Extreme parties gain ground
A surge for racially or ethnically based parties in May’s elections worries those who believe in Mandela’s rainbow nation. NAI researcher Henning Melber says that domestic failures of the ruling ANC party coincided with a global trend of identity politics.
Nelson Mandela’s dream of South Africa as a rainbow nation pictured a society where different cultures and ethnicities live side by side, sharing a common South African identity. However, Mandela’s party, the African National Congress (ANC), which has continued to champion inclusiveness, recorded its worst result ever in last month’s elections, taking 57.5 percent of the vote, down from 62.2 percent in 2014. The main opposition party, the Democratic Alliance (DA), which has also presented itself as a party for all South Africans regardless of ethnicity, similarly lost votes compared to the previous election.
Instead, the Economic Freedom Fighters, a far-left-black-nationalist party, won 10.8 percent of the vote, up from 6.4 percent in 2014. Another racially based party that increased its vote share was the “whites only” Freedom Front Plus (FF+) which won 2.4 percent. Five years ago, FF+ was lost in obscurity. The Zulu-nationalist Inkatha Freedom Party also regained ground, surpassing the DA to become the main opposition party in KwaZulu-Natal province.
“For someone like myself who has always believed in the rainbow nation this is quite worrying”, says Marc Dunnink, a South African master’s student studying political entrepreneurship in South African elections.
NAI Senior Research Associate Henning Melber points to the ANC’s failure to address domestic problems, such as high unemployment, coinciding with a global wave of nationalism as factors behind the surge in support for ethnically based parties in South Africa.
“With the stagnating economy and President Cyril Ramaphosa having to balance the power struggle with the Zuma camp in his own party, it is not surprising that the ANC lost votes”, says Melber.
Jacob Zuma’s presidency from 2009 to 2018 has been described as a lost decade for South Africa, when corruption became endemic and the economy stagnated.
Dunnink says that the economic decline, and subsequent decline in employment rates and reduced capability of the state to deliver social and public goods, played a critical factor in pushing people to the edges of the political spectrum.
“It is easier for people to believe in nice things like equality, sharing and inclusion when the economy is strong. When things appear to be falling apart people will tend to look for security within their own ethnic community. It becomes easy for politicians to sell the message, ‘I look like you, I can protect you’”.
The FF+ appealed to white, conservative Afrikaaner voters with the slogan Slaan terug, (‘hit back’), winning around 250,000 voters from the moderate DA party. Many white voters in the South African hinterland are angry at policies such as affirmative action and land expropriation, and anxious about what they see as victimisation of Afrikaaners.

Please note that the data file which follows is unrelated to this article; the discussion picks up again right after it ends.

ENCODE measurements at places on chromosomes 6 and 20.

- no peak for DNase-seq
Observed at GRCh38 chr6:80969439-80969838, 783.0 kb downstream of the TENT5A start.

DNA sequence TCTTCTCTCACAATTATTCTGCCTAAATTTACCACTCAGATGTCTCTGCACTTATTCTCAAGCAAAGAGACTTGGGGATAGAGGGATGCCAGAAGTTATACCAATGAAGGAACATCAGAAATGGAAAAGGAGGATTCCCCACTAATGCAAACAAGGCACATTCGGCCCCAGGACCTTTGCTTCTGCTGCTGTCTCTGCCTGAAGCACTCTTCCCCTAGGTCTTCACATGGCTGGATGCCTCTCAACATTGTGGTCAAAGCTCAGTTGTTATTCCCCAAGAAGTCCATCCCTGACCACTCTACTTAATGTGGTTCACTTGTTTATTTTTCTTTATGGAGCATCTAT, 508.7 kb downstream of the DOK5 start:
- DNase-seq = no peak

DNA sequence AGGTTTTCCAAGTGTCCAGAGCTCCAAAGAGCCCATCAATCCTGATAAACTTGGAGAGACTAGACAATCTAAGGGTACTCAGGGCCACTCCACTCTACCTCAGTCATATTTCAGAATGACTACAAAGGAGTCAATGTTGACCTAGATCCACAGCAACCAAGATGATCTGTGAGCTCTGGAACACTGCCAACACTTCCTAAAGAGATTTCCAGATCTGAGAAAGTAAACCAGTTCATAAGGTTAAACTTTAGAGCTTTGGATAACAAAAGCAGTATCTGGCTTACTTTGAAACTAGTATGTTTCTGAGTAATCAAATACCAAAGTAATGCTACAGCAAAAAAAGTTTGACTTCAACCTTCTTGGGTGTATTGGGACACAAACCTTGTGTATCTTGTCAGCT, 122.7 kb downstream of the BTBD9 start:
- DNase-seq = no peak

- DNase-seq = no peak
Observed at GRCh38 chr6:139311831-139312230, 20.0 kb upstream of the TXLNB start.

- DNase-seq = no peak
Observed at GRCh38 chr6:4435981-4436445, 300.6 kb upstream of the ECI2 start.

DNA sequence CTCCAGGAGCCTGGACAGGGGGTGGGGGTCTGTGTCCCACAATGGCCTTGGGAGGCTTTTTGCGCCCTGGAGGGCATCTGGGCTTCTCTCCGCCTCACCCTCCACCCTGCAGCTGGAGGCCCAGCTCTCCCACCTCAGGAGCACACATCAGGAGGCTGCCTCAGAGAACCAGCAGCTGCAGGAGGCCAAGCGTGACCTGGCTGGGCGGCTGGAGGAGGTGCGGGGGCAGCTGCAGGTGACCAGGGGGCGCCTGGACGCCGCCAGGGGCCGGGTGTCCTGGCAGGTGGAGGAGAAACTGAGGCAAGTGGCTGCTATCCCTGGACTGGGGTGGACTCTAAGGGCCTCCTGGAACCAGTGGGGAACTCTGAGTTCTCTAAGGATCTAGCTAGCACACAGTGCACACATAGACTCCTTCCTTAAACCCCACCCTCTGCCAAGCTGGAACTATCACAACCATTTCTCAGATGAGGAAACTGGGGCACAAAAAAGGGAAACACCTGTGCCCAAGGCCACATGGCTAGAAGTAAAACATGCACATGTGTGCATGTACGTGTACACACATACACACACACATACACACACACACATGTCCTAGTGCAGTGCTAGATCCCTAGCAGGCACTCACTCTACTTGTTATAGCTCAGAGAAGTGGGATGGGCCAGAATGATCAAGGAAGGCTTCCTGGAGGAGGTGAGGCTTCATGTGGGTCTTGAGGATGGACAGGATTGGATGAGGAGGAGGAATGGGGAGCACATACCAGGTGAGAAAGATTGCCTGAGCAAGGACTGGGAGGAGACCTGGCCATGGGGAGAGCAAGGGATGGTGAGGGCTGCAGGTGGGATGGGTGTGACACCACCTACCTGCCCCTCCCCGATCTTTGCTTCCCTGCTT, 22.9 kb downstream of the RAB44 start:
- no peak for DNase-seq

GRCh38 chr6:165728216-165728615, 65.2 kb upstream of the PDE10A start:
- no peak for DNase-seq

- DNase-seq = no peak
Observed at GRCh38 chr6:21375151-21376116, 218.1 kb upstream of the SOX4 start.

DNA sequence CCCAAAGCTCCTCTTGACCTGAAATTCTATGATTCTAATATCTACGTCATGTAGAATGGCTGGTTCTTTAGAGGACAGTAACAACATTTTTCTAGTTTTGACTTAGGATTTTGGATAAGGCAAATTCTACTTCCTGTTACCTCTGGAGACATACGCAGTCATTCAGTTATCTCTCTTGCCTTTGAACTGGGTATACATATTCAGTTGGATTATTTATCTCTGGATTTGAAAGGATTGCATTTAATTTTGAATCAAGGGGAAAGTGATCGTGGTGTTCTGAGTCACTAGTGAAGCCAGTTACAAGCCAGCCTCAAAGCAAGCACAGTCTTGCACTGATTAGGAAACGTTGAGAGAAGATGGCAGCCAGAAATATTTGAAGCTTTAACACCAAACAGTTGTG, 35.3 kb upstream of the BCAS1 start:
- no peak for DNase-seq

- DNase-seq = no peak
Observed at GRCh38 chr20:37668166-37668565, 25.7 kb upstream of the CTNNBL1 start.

However, while the rise in identity politics in South Africa is evident, the election results were also – and more importantly – a protest vote against South Africa’s two main parties, according to Melber.
He says the DA had failed to live up to promises made in the 2014 campaign. And, in their efforts to win black voters from the ANC, by partially embracing race-based policies such as affirmative action, they seem to have disappointed some white voters.
“But still, look at how small the FF+ is, it will never become a big party. White voters are not homogenous, with some voting for the ANC, some for the DA and so on.”
Melber says that the ANC, for its part, has lost its appeal among the Indian community. Considered politically as ‘black’ during the days of resistance to apartheid, ethnically Indian ANC activists have been increasingly marginalised and excluded from representing the party.
However, the decisive factor in South African politics in the coming years will not be about identity but about Ramaphosa’s ability to show results, according to Melber. The president’s two main challenges are to punish corrupt elements and strengthen the economy, Melber says.
“If the government can create employment opportunities, then people, across different communities, will vote for the ANC again”, Melber says.
In Dunnink’s view, South Africa was on a knife’s edge before the elections.
“We were either going to pull our socks up and repair the failures of the Zuma administration, or retract back into race-based politics underpinned with enormous social tensions. Well, at least we avoided a meltdown and opened up room for cautious optimism under Ramaphosa’s leadership”, Dunnink says.
While the ANC lost ground in the elections, getting 57.5 percent of the vote would be a dream result for many ruling parties in other countries. That the ANC was punished by the electorate shows that South Africa’s democracy is functioning, Melber argues.
“Unlike Swapo in Namibia or Zanu-PF in Zimbabwe the ANC is no longer singing the liberation gospel: ‘we liberated you – you owe us!’. Politics in South Africa is more nuanced, it is more complicated”, Melber says.
TEXT: Mattias Sköld
The NAI Library suggests
Coalition country : South Africa after the ANC / Leon Schreiber, 2018
Who will rule in 2019? / Jan-Jan Joubert, 2018
Political parties in South Africa : do they undermine or underpin democracy? / Heather A. Thuynsma (ed.), 2017.
Titles on South Africa and elections